Retired commercial real estate broker Harry Makaloff is a walking model of a contemporary statist, The 70-year-old devotes his time and energy to chasing cars with nonresident license plates with New York State residents off the streets; in an effort to stymie the flight of tax dollars out of New York State.
This story was originally reported in Crain’s New York.
His crusade originated when he was looking for a parking spot on the Upper West side and was cut off by a resident with a Utah license plate.
State law requires new residents to register their vehicle in New York State within 30 days of arrival. Many do not bother to do so and avert payment of the accompanying tax while taking advantage of the city’s parking real estate, taking up space on the road without paying so much as a dime for the privilege.
According to Crain's, these out of staters cheat the state and the city of millions of dollars in revenue. The staggering statistic noted mentions that 25 % of the cars driven by the New York States belonging to local residents have out of state license plates. If we were to account for the revenue loss based solely on the cost of parking tickets, the figure would be a whopping $73 million.
A Senate report released in 2011 noted that 25% of all accidents involving Pennsylvania license plates occurred in Brooklyn, suggesting that Brooklyn residents may be registering their vehicles in Pennsylvania in order to save money.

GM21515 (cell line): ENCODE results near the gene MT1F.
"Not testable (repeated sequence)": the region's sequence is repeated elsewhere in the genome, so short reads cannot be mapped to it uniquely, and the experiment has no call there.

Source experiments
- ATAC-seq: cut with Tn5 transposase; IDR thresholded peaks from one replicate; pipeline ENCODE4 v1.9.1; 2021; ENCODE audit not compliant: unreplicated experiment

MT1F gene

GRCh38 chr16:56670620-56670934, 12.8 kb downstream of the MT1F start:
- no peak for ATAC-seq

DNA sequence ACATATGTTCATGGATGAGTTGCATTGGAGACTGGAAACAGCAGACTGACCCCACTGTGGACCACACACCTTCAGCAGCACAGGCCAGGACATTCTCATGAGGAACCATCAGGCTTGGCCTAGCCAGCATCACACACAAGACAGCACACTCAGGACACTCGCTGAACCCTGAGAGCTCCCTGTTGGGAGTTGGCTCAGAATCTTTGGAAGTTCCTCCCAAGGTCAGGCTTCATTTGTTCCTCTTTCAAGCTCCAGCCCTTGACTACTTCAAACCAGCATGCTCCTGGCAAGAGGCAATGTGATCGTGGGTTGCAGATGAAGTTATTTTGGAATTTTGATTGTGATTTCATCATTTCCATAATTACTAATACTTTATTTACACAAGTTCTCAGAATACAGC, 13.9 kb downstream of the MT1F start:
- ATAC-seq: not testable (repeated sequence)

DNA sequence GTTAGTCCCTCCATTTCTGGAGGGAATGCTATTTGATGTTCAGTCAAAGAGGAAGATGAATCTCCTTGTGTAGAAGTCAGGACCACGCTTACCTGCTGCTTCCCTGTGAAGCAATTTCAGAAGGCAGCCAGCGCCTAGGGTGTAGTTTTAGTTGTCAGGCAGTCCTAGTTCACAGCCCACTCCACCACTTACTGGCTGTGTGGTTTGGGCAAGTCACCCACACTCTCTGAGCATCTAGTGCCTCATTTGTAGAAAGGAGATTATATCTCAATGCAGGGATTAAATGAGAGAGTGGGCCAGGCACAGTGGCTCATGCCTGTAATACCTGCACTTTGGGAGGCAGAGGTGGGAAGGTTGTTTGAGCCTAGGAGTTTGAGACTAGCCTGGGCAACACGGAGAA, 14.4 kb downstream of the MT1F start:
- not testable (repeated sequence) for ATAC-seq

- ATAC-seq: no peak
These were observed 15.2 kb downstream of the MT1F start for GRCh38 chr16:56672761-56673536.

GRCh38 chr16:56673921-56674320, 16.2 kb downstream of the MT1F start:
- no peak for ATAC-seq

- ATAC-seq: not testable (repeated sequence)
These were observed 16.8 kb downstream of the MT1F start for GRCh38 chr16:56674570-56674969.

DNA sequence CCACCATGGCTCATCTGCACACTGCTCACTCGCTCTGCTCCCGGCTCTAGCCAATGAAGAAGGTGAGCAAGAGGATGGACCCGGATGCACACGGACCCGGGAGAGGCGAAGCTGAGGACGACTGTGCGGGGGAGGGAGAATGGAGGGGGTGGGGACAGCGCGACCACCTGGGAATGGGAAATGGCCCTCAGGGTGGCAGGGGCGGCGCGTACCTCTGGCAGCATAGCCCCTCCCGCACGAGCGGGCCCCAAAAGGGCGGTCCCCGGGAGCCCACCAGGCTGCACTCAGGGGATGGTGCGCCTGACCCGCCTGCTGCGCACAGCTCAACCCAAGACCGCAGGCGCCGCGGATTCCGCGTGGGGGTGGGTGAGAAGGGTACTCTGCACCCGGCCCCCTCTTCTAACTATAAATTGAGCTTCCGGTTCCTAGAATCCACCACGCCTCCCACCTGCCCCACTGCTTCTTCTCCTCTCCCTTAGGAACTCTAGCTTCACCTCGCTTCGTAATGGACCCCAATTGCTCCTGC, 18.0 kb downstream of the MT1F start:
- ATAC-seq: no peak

According to the same report, resident drivers with non-resident vehicles deprive the state of $1 million annually in fees for license plates, titles and vehicle registrations.
Loss of sales tax revenue for the state amounts to $93 million as a result of non-resident drivers if we were simply to take into account the 25% figure of non-resident drivers in Brooklyn involved in accidents alone. Each purchase of a new car, according to Kelley’s blue book, racks in $3,000 worth of sales tax.
The rampant tax evasion is due to exponentially higher insurance rates within New York State. New York has the third highest rate of insurance coverage in the nation, at the rate of $1,182 annually. The Brooklynites that totaled their cars in accidents would be paying 30% less in Pennsylvania then they would within the state. The State Department of Financial Services has estimated that non-resident license plates cost New York based insurance companies $19 million in unpaid premiums. Nevertheless, the law that non-residents that have moved are required to register their cars within the allotted 30-day time frame remains poorly enforced.
By: Kathleen McGee